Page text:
I cannot recommend this highly enough.
If you are scared of meditation, think you can’t do it, think it’s for hippies or new-age yogis…think again.
It’s a proven, scientific way to rewire the brain, undo the years of stress, and make it harder (much harder) for that cortisol ON switch to ever be switched again.
You cannot stop stressful events from happening, but you CAN change the way you react to them
This is what meditation, particularly mindfulness meditation, is about.
Again, I strongly recommend you try it out and the easiest, quickest way to do this is with the Headspace app.
I have no affiliation with Headspace, and I am sure there are other good apps or programs out there too.
But you can try their ‘Take Ten’ program for free, which is 10 minutes a day for 10 days – and just see for yourself.
The creator and co-founder Andy Puddicombe talks all about this here in his Ted Talk:
Please take a few minutes to watch that – it’s a game changer.
Another very useful tool I’ve recently discovered…
If you worry, get caught up in your own ‘fake news’ of what could go wrong, and tend to wake at night with “the fear of the middle of the night” (you know what I’m talking about), you might also like this.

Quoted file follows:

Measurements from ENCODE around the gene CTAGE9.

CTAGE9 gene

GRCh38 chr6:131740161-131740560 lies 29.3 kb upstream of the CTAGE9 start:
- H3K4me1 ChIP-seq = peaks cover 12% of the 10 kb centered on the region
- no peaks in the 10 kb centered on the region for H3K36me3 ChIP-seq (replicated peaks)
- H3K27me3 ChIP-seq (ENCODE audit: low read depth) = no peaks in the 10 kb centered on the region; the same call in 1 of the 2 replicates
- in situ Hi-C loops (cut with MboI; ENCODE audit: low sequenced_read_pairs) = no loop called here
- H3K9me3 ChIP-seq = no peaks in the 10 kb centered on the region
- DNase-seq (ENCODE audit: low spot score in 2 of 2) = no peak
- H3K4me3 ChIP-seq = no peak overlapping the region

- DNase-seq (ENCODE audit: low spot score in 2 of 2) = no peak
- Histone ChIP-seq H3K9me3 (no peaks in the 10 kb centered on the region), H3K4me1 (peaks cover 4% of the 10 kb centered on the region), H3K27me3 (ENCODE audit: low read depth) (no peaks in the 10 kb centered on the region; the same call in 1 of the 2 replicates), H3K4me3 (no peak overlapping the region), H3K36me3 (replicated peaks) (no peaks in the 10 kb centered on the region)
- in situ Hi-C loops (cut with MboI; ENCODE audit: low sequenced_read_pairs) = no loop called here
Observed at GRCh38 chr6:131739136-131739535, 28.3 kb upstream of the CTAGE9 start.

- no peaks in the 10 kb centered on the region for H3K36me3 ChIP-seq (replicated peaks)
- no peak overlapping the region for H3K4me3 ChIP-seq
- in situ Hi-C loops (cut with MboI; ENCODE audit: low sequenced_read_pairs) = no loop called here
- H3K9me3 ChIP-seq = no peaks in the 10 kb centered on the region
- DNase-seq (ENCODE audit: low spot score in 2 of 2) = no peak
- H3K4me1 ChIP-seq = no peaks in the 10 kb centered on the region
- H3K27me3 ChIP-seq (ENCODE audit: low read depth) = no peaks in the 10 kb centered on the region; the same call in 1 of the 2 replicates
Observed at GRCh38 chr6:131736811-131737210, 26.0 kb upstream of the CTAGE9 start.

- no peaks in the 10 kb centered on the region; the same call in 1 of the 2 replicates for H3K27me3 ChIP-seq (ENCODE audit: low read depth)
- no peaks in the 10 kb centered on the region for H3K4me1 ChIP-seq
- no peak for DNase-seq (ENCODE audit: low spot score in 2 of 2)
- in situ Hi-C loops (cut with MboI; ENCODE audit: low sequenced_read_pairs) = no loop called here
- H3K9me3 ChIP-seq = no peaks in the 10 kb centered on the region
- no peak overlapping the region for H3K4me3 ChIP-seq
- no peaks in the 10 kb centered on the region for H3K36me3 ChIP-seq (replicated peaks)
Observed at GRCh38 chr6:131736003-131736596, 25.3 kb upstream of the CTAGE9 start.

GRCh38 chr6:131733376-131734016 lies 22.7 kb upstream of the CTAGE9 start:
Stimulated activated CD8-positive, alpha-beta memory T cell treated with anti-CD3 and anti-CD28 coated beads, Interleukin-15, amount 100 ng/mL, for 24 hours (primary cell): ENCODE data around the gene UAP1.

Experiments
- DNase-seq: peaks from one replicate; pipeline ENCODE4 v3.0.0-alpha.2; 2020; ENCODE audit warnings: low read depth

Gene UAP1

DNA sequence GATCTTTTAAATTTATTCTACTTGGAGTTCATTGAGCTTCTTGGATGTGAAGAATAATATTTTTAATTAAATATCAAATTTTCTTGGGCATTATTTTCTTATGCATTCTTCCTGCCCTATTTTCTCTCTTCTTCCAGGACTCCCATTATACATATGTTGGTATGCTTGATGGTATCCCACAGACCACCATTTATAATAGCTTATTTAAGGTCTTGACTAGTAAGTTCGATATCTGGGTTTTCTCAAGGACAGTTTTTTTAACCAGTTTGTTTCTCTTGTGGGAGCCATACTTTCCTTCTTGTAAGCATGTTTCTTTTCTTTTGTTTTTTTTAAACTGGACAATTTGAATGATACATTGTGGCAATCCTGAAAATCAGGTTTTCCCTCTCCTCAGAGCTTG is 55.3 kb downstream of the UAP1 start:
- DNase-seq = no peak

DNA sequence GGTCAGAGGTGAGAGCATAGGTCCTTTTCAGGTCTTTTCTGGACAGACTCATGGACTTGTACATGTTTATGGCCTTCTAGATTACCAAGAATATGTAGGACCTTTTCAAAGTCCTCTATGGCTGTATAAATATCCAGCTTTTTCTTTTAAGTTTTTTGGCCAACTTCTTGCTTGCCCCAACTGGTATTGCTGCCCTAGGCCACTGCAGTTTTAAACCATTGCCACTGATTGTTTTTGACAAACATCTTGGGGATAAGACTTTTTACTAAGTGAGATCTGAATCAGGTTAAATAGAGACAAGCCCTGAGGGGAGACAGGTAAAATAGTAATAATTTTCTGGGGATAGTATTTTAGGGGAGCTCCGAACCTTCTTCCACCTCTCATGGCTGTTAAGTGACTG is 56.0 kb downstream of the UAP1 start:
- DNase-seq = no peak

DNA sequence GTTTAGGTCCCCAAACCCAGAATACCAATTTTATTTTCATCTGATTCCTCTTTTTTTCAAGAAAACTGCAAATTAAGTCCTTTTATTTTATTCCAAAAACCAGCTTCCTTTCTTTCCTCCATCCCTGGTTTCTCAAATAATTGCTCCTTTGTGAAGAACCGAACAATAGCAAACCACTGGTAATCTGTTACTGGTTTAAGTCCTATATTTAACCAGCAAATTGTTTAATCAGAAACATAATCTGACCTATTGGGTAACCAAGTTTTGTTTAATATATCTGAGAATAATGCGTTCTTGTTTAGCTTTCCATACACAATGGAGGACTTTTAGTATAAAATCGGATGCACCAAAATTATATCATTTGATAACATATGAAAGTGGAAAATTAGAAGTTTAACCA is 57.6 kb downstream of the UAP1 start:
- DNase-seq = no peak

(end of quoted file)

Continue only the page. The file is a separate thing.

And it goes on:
It’s Tim Ferris’ ‘Fear Setting’ exercise.
I found this super useful in that it helps me to find calm and ease whenever a fear over a particular situation, project or decision comes up. I can compartmentalise it accurately and realistically and instantly get the voice in my head that says, ‘There is Nothing to Worry About Here’.
I recommend you check this short video out too:
Stress Comes From Both Angles
You have to hit them both if you want to erase the damage stress (chronically elevated cortisol) is doing to your body. You have to stop the source (the worry, anxiety, stress emotions AND the diet-induced acidosis) and also repair your body too (by practicing calm, positive emotions and eating more alkaline!).
Both of these efforts together will bring exponential results that will repay you with compound interest.
If you suffer from fatigue, digestive issues, adrenal or thyroid issues, immune issues, weight (under OR over), skin conditions or more – stress could be at the root.
So let’s shut it out and heal, nourish, rebalance and regenerate our health!